The draw in a major championship has often been seen to be rather cruel to those ranked just outside the seedings list. And so it is that Indian shuttle queen Saina Nehwal, who sits at No 11 in the Badminton World Federation (BWF) rankings, has been drawn by the computer’s random placement program, beyond the eight seeds. She will run into top-seed Tai Tzu Ying of Chinese Taipei in the opening round of the prestigious All England Badminton Championships that kick off in Birmingham on Wednesday.
It is the worst possible draw that the Indian ace, who turns 28 on 17 March, could have been handed out, for she has been totally unable to unravel the Tai mystique in recent times. While she trails Tai 5-9 in their 14 career meetings, the vital statistic that needs to be considered here is that she has not beaten the Taiwanese ace in the past five years since the Swiss Open in March 2013, and has lost to her on the last seven occasions that they have clashed.
Indeed, in their most recent three meetings, the margin of Saina’s straight-sets defeats has been steadily increasing, to the point where she was beaten by Tai in the Indonesia Masters in January this year by a crushing 9-21, 13-21 scoreline. This compares poorly with the 15-21, 16-21 loss she suffered at Tai’s hands in the 2016 edition of All England.
The sole consolation for Saina is the fact that Tai has shown a tendency in the past to implode in important tournaments, and despite her undoubted pedigree, she has neither a World Championship title nor an Olympic medal to show for her dominance on the international circuit over the past four years. But, to offset that shortcoming, it can be pointed out that she will be the defending champion in Birmingham, having won the All England crown last year at the expense of Thailand’s Ratchanok Intanon.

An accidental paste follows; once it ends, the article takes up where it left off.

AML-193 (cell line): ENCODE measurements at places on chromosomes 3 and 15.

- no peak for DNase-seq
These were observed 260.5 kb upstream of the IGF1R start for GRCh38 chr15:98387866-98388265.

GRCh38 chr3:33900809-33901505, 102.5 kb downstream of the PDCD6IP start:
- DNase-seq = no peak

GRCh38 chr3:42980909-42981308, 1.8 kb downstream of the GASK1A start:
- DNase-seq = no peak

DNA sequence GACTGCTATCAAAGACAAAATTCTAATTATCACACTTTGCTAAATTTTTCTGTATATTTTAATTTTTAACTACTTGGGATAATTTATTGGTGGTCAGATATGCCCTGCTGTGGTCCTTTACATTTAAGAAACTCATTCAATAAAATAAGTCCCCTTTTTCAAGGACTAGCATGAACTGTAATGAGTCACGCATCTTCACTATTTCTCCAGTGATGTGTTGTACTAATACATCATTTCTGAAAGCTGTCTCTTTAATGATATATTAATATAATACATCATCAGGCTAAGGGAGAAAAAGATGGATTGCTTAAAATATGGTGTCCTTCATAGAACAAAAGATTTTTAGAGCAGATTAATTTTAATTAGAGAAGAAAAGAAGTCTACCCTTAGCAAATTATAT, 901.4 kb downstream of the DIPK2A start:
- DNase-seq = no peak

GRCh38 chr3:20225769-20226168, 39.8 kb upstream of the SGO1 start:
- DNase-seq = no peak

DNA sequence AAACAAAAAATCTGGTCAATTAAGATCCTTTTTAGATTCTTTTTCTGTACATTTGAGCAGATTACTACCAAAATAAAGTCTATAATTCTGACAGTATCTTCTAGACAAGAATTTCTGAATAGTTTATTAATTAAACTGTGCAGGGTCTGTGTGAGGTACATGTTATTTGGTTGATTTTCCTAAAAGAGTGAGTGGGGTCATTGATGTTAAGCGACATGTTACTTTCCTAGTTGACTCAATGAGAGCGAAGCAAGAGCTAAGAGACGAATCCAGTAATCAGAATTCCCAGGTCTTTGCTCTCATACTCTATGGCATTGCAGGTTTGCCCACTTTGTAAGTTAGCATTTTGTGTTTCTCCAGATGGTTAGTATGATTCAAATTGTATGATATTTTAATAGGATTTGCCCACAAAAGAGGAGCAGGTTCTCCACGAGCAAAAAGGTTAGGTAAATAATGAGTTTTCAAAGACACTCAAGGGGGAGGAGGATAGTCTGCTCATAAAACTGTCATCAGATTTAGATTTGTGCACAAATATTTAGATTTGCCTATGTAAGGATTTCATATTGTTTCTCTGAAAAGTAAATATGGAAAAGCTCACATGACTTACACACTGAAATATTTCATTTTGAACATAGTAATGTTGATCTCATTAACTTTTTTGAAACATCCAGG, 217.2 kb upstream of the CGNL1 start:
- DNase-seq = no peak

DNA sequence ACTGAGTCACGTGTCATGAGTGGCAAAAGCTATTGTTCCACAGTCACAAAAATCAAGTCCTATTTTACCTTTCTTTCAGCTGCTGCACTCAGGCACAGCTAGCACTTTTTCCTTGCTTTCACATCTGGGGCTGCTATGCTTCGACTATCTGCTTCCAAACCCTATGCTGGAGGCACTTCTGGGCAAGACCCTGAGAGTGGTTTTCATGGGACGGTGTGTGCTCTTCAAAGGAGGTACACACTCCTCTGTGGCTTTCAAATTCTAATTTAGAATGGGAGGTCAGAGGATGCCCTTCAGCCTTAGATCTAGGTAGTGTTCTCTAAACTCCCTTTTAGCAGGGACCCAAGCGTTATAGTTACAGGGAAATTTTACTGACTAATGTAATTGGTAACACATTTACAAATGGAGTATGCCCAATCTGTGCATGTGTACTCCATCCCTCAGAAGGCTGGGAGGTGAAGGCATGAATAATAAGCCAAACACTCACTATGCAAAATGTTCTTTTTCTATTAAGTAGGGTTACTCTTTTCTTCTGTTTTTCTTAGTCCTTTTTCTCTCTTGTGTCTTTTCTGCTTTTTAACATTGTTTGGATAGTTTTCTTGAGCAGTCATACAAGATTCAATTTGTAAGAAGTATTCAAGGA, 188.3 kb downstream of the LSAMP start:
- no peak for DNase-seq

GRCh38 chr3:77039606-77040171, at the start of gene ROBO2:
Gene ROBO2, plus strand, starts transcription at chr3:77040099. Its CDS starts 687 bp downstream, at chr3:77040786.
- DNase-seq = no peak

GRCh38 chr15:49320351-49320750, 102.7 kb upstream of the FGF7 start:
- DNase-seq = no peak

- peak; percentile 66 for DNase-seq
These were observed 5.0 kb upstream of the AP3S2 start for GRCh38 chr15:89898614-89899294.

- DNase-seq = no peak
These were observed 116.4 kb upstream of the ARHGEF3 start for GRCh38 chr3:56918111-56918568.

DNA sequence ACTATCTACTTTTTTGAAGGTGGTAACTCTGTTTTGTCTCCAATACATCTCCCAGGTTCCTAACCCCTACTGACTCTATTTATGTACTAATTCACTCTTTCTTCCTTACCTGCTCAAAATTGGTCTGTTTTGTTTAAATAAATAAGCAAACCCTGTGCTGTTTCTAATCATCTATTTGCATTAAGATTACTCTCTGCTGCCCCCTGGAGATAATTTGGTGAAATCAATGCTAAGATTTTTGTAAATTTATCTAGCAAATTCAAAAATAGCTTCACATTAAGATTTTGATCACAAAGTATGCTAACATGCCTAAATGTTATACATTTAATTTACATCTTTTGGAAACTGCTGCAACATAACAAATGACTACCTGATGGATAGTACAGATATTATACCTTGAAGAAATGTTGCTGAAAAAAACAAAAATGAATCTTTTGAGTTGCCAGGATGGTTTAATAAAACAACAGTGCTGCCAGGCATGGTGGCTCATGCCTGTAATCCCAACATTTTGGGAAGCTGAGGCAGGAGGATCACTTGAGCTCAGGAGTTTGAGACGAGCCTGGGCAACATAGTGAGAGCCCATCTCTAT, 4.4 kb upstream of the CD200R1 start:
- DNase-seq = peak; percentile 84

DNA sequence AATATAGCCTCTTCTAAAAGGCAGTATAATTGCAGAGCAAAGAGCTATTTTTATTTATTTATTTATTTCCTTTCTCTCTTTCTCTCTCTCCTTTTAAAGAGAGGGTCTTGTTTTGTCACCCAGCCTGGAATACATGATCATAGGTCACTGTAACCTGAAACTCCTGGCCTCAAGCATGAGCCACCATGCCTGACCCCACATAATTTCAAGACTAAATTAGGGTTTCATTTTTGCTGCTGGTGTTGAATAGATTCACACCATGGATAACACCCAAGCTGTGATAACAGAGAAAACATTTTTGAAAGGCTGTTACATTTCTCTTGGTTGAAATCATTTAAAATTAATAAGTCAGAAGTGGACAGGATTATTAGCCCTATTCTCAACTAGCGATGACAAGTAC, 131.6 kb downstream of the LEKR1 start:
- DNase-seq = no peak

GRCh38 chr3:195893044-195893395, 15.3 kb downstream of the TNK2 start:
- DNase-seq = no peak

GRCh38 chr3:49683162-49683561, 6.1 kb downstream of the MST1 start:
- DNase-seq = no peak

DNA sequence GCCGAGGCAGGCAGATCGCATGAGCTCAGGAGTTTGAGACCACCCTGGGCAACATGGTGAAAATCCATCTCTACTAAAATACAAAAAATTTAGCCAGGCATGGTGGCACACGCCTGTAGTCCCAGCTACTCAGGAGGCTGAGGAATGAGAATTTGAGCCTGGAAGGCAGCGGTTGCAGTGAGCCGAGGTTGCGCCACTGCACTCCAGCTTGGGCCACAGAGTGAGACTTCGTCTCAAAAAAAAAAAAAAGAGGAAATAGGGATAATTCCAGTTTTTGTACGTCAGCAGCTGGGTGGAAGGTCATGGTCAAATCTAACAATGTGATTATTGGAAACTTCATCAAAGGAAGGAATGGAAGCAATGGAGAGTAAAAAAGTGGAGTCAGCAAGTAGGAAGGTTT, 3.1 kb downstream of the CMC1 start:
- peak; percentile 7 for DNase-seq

While Saina will have to produce something extraordinary to go past the speedy, strokeful Taiwanese, her compatriot and World No 4, Pusarla Venkata Sindhu has been handed an equally-challenging draw — a potential quarter-final with Japan’s Nozomi Okuhara, who had pipped her in the final of the 2017 World Championships in Glasgow.
In her lung-opener in the vast Birmingham Arena, the Hyderabadi runs into Thailand’s Pornpawee Chochuwong, whom she has beaten in straight games in their only previous meeting, at the Indonesia Open in June 2017. If she clears this hurdle, as she should, she will take on the winner of the first-round match between China-born American Zhang Beiwen and Thailand’s Nitchaon Jindapol.
Sindhu’s record against both players gives cause for concern. She is locked 2-2 in four previous meetings with Zhang, having lost to the US player on the last two occasions that they have clashed, the most recent being the India Open last month — at 20-22 in the third and deciding game. That particular scoreline appears to be something of a nemesis, for she had lost to Okuhara by an identical margin in the 2017 World Championship final.
The Indian’s record against Jindapol is a better, at 2-1, with a victory in their most recent meeting at the Korea Open in September last year. Technically, Sindhu is a faster and more aggressive player than either of her projected second-round opponents, and should elbow them aside for a quarter-final meeting with Okuhara. The pint-sized Japanese should make the last-eight grade after a first-round clash with Pai Yu Po of Chinese Taipei, and a subsequent outing against either Malaysia’s Soniia Cheah or Indonesia’s Fitriani Fitriani.